Over the course of the film, their stories engage in conversation with older activists, their predecessors, who've emerged as national leaders by using their own lived experiences to push for radical systemic change. Together, their experiences and their wisdom help audiences redefine what youth justice could look like in America.
Our main characters are:
Ariel - San Mateo, CA
Ja'Vaune - Springfield, IL
Michael - Malden, MO
Romeo - Brooklyn, NY
Shimaine - Albany, GA
WHY YOU NEED TO SEE THIS FILM
We’re filmmakers from backgrounds that are underrepresented in the film industry. Plus, we’ve all been directly or indirectly impacted by the issues in this film, which means we have a unique perspective and framing for how we’ve approached the making of this film.
This film fills a representation vacuum when it comes to who we’ve centered as the experts on youth justice. All of the youth and adults who appear in our film speak from their personal, lived experiences in the system and in the movement. They are both experts in their own lived experiences and experts in doing the work that is necessary to transform systems.
As far as we’ve seen, there are no other movies out there quite like this film, and YOU are uniquely located to share this film with your communities. You can share it with your social and professional networks to extend its reach to more audiences. You can share it with local organizations to make a difference in YOUR COMMUNITY, because youth justice work starts locally, in county-level jurisdictions.
This film will create awareness about what it’s like to be in the juvenile system AND about what communities across the country are doing to improve outcomes for system-impacted youth. Our film participants tell it like it is - but they also tell us how things could be, and how the system is actually changing for the better in their communities.
This film gives us HOPE and a roadmap for what youth justice could look like in our country. When the film is released, it can impact the lives of youth and families who are currently dealing with these issues in your home communities.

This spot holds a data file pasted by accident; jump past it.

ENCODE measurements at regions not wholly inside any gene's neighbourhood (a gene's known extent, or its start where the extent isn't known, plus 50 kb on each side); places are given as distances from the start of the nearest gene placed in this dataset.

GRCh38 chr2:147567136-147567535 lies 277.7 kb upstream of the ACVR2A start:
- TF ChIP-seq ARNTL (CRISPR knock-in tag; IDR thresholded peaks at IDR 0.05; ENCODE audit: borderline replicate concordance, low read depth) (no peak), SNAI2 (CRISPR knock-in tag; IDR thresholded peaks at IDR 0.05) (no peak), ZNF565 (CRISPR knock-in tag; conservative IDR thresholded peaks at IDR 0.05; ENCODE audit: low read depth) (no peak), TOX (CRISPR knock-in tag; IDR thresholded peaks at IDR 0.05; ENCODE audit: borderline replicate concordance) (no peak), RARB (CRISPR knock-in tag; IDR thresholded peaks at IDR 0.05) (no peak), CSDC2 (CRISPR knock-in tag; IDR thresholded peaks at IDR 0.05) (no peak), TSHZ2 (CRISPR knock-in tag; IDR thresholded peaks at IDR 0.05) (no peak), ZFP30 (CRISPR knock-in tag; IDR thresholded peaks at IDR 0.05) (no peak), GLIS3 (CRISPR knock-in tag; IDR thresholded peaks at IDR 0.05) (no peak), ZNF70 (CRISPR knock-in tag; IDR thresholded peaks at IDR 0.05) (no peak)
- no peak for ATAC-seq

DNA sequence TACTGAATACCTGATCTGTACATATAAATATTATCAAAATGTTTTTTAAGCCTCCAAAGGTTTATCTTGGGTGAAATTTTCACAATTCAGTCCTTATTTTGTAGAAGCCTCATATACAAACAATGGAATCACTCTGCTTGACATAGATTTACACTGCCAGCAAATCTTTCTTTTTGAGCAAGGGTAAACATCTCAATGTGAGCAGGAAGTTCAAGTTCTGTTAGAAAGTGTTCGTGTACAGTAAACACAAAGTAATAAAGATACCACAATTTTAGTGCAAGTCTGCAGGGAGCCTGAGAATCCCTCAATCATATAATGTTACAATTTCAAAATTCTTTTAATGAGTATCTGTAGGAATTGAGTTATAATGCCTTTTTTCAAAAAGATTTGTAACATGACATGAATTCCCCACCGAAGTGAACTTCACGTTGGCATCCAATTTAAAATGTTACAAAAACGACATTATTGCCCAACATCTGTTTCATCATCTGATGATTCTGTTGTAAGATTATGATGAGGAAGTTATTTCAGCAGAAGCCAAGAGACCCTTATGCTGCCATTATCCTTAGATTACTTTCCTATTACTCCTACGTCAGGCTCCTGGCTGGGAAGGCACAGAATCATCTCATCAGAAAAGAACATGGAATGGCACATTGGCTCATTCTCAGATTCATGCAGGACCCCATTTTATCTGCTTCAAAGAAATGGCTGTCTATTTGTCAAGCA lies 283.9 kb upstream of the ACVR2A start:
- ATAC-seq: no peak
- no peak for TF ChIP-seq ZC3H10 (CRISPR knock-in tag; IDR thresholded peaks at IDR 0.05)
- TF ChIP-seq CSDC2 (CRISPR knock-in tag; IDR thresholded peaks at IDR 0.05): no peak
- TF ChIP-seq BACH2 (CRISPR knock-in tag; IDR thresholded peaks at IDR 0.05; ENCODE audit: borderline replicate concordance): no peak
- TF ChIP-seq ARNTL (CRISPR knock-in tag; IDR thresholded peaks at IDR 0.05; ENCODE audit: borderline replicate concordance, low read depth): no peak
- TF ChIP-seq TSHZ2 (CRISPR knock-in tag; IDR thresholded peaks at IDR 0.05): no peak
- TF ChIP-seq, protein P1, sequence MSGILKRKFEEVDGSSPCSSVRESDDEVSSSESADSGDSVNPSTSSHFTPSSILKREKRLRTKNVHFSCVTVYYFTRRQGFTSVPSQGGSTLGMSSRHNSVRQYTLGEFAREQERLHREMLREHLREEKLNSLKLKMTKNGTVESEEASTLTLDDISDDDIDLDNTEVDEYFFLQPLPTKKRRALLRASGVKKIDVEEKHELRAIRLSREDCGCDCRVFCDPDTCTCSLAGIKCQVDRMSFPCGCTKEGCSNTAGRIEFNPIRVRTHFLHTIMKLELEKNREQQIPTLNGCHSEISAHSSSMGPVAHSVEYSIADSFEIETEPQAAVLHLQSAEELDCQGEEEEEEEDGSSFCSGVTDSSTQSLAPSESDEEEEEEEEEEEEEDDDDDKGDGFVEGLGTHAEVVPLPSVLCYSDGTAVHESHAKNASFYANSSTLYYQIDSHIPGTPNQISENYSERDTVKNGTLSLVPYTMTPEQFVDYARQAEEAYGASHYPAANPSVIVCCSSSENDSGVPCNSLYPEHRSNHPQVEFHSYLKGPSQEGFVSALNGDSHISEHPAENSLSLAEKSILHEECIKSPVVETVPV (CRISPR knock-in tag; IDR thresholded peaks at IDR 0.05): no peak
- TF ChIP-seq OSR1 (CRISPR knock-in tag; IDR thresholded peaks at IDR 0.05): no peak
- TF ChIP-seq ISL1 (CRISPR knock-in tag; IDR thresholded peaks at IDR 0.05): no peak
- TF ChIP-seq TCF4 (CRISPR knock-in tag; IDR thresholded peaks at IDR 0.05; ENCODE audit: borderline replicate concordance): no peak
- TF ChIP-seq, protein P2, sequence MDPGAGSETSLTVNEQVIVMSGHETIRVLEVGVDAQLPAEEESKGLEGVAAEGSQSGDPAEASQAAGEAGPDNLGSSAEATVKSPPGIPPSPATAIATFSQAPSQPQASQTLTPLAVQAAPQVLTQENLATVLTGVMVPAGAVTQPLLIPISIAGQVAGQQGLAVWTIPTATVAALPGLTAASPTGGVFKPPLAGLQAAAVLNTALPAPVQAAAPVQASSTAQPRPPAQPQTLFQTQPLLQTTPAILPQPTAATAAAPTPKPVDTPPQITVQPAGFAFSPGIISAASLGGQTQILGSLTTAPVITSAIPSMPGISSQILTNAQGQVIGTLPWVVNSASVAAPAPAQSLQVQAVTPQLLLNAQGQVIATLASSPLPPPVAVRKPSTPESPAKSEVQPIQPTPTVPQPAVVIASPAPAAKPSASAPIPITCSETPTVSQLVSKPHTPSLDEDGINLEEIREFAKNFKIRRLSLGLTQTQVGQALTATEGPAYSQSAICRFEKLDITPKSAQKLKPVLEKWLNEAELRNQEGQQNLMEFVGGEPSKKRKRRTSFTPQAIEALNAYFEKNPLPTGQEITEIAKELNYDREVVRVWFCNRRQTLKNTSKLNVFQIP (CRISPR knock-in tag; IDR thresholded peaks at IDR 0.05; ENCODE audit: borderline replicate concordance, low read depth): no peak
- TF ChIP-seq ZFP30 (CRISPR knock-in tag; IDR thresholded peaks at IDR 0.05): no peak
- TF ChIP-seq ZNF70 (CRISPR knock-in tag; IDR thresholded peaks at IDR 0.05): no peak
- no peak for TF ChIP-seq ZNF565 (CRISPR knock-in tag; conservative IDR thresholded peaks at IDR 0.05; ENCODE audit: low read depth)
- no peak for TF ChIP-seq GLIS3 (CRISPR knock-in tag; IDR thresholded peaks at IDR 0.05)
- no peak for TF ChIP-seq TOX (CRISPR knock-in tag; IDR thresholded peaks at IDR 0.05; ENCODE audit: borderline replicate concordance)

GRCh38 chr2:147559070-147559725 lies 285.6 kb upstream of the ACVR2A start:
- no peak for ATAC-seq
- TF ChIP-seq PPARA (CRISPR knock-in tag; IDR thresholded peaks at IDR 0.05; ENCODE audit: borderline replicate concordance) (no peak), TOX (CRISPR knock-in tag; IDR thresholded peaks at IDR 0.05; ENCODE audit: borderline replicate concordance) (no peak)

YOU ARE OUR FIRST PRIORITY
While our ultimate goal is wider distribution via a major online streaming platform (i.e. Netflix, Hulu, HBO, Oprah Winfrey Network), our more immediate goal is getting this film to the people it was made for: YOU!!!
You are our first priority. We want the film to reach #youthjustice heroes like you, all across the country: All of the youth, youth justice advocates, and allies who are working at the local level to build equitable communities of care and opportunity for ALL youth, communities that prioritize health and safety over incarceration.
We’re currently about halfway through our post-production process. This campaign represents the minimum amount we need to complete the film. But we all know that getting the film completed isn’t the last step in this process, because the next step is distribution!! After we finish the film, we need to make sure it reaches more audiences like YOU.
Our stretch goals: Every dollar that we raise above our post-production goal will be allocated to our next steps with this film: social impact planning (marketing and outreach), partnerships and curriculum development (for community screenings and educational distribution), and audience engagement (including film festivals).